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Sunday, October 18, 2009

Naturalist Photography Offers A Different Look

Naturalist photography looks at natural history through the camera lens. The subjects of naturalist photography include, but are not limited to botany, zoology, geology, anthropology and archeology. Ultimately, what sets naturalist photography apart from other areas is the lack or diminishment of a human element cluttering the picture.

The composition of naturalist photography should focus on presenting the facts or at least the honesty of the scene depicted. For example, a photograph of the Grand Canyon, majestic and solitary does not need to be touched up with a brush nor require a person standing in the picture to capture the image. The art of this form is not found in documenting people, but rather documenting nature.

The popularity of naturalist photography can be found in museums, calendars, magazines, framed prints and coffee table books. As with still-life studies in painting classes, these photographs should focus on the elements honestly present. Taking pictures of plant life, animals or entire areas are both documenting their existence and allow others to be educated. Whether in a textbook, a gallery's show or offered as prints for purchase at novelty stores, the appeal of these photographs varies from person to person. A sunset for one, a raccoon for another and a lightening strike for still another.

It is unlikely that a large number of people have been up close and personal with a lion, but naturalist photography not only captures these close-up images, but also longer shots that capture them in their native environments outside of the zoo. Photographers engaged in this occupation whether as a career or a hobby, respect the very nature they catalog with their cameras. Some photographers are known to sit for hours waiting for the 'perfect' shot.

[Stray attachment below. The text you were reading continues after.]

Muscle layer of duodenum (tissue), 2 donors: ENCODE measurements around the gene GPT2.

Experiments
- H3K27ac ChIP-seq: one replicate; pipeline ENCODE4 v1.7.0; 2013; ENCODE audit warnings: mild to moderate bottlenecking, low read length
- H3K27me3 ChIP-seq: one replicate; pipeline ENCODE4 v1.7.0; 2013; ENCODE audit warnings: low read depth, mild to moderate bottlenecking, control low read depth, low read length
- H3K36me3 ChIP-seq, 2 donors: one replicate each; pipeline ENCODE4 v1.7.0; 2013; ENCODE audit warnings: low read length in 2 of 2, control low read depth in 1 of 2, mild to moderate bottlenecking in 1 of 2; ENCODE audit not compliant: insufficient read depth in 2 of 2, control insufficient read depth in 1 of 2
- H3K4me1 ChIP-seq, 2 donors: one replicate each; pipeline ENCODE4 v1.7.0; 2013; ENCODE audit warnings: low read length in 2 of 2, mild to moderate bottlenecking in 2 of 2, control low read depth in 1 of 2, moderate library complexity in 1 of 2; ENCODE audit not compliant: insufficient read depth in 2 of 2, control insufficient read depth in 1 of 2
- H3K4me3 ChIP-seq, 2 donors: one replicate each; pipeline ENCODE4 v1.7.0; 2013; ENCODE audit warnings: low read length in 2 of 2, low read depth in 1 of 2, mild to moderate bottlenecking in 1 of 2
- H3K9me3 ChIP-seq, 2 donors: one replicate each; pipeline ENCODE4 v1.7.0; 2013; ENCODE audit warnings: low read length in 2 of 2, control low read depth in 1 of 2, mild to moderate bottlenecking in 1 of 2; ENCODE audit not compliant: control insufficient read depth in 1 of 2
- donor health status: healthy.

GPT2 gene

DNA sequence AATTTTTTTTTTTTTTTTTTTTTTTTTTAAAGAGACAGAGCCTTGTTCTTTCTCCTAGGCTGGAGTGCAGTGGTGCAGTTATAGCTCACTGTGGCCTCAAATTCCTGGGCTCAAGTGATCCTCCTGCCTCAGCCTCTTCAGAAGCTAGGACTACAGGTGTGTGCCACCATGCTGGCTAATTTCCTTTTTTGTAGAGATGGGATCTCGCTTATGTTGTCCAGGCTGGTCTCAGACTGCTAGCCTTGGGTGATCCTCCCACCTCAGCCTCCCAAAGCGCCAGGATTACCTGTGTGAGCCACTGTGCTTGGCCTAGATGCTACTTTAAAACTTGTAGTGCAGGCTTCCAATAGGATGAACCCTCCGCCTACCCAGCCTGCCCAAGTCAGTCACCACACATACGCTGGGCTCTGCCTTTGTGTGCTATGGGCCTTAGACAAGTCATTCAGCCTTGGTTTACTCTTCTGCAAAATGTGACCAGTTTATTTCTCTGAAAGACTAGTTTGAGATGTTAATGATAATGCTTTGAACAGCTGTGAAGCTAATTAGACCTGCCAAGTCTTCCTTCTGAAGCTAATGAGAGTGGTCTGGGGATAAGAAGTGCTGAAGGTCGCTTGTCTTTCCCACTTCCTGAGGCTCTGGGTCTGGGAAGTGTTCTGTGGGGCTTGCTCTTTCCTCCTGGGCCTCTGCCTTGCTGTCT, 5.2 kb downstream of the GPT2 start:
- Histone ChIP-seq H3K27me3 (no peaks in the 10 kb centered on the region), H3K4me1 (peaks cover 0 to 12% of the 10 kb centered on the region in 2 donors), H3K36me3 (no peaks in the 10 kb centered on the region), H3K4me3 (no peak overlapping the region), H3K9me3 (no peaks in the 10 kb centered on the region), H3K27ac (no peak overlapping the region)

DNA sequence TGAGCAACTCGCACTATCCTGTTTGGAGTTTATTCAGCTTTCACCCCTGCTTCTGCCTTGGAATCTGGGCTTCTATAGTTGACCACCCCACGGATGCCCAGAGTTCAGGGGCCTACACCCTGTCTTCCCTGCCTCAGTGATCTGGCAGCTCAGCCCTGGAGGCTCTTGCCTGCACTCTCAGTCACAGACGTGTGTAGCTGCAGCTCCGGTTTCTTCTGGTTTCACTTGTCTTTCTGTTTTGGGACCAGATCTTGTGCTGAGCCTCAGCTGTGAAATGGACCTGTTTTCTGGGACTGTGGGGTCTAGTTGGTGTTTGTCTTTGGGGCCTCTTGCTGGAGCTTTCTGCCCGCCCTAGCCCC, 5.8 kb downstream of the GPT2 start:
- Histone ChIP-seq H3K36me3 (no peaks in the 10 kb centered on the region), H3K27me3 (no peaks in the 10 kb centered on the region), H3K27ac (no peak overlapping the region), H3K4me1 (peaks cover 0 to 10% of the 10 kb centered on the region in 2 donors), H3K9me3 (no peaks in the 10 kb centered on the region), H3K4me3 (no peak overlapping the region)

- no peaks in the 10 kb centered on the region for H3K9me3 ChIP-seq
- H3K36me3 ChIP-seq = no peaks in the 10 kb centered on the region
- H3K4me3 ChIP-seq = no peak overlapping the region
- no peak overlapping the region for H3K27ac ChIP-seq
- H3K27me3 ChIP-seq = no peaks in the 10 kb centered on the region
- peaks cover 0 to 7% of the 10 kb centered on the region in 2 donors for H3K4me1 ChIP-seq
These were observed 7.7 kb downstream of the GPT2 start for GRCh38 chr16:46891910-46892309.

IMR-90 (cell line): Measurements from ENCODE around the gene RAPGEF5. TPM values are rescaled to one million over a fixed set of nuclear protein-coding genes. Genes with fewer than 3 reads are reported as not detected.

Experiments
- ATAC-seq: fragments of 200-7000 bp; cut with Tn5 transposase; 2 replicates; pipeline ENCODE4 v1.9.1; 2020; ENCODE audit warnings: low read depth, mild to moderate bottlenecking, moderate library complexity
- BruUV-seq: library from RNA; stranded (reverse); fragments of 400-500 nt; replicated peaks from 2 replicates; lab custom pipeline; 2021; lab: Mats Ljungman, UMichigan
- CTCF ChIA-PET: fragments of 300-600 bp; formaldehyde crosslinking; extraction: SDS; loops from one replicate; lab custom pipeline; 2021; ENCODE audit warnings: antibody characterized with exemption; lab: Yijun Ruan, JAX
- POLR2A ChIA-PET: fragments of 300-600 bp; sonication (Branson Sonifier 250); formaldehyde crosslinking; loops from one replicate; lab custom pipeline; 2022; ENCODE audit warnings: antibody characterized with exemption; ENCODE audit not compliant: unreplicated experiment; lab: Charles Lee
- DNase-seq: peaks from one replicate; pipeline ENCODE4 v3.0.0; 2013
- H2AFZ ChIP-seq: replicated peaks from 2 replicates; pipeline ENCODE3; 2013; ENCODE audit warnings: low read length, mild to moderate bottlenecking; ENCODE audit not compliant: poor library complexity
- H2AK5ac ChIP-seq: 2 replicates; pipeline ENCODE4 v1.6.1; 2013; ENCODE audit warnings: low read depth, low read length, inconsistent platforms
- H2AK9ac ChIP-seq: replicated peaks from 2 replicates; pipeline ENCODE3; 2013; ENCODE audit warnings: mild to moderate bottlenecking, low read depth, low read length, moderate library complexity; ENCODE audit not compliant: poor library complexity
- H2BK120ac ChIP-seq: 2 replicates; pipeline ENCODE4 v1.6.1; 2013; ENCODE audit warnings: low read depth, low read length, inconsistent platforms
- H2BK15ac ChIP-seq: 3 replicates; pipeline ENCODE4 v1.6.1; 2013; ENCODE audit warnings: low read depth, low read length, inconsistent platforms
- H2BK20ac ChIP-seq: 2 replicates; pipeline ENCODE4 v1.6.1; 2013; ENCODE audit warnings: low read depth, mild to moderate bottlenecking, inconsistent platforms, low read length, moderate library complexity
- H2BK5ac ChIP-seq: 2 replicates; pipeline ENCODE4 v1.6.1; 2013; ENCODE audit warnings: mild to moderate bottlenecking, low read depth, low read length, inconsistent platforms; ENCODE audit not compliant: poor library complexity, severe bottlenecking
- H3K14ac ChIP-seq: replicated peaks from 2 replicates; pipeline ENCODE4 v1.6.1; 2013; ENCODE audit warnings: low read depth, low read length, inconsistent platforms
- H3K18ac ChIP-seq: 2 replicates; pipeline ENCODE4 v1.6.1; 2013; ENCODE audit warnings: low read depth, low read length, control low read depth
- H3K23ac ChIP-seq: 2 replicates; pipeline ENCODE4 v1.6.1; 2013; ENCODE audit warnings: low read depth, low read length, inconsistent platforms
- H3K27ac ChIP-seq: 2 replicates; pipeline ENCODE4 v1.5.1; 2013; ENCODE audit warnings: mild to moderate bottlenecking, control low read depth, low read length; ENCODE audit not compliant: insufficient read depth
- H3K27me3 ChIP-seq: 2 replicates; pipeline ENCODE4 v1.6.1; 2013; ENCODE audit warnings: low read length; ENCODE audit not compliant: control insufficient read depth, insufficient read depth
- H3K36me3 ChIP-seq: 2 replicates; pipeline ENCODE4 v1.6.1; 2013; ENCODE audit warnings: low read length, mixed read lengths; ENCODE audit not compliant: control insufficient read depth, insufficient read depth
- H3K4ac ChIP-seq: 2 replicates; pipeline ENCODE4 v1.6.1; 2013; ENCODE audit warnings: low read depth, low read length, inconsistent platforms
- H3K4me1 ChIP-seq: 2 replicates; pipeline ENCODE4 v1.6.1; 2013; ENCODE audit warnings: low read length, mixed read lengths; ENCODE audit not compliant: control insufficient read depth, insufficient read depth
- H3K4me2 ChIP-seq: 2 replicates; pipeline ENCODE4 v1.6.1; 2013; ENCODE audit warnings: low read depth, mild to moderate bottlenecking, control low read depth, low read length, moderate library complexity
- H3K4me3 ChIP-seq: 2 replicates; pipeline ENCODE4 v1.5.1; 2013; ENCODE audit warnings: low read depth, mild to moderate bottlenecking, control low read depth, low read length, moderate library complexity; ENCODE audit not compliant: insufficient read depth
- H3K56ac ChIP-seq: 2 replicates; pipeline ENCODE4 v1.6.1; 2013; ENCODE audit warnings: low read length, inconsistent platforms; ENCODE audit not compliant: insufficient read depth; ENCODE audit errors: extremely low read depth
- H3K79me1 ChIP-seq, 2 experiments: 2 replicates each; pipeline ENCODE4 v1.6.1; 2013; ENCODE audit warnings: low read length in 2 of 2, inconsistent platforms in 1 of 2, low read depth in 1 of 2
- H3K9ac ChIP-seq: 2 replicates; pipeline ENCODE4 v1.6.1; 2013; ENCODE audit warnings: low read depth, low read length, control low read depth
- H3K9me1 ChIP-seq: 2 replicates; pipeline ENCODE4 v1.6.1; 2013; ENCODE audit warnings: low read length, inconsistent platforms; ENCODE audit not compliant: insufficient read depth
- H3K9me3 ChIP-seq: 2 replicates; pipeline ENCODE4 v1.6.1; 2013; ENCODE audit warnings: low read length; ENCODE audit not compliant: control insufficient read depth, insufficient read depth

As urban sprawl continues to creep into areas once considered 'country,' naturalist photography spreads a very important message. A vital reminder of the power and majesty that required no human intervention to create, but will likely need to preserve. This preservation of nature is a part of the foundation behind naturalist photography. Whether scenes of destruction as a volcano erupts, the damage to a beach that a hurricane left behind or the beauty of a robin's egg being hatched, naturalist photography offers a different look at the world everyone occupies, but sometimes does not see.

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